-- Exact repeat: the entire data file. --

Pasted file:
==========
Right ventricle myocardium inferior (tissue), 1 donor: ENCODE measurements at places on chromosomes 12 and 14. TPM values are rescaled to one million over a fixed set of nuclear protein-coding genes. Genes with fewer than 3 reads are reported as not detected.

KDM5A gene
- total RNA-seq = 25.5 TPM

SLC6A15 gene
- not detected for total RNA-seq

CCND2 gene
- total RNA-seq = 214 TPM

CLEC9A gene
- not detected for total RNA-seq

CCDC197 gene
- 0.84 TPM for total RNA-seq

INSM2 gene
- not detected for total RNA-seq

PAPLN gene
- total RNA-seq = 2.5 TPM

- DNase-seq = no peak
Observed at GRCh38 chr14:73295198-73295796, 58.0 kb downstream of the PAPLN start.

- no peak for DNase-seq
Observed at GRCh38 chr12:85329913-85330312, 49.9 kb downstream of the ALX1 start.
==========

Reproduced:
Right ventricle myocardium inferior (tissue), 1 donor: ENCODE measurements at places on chromosomes 12 and 14. TPM values are rescaled to one million over a fixed set of nuclear protein-coding genes. Genes with fewer than 3 reads are reported as not detected.

KDM5A gene
- total RNA-seq = 25.5 TPM

SLC6A15 gene
- not detected for total RNA-seq

CCND2 gene
- total RNA-seq = 214 TPM

CLEC9A gene
- not detected for total RNA-seq

CCDC197 gene
- 0.84 TPM for total RNA-seq

INSM2 gene
- not detected for total RNA-seq

PAPLN gene
- total RNA-seq = 2.5 TPM

- DNase-seq = no peak
Observed at GRCh38 chr14:73295198-73295796, 58.0 kb downstream of the PAPLN start.

- no peak for DNase-seq
Observed at GRCh38 chr12:85329913-85330312, 49.9 kb downstream of the ALX1 start.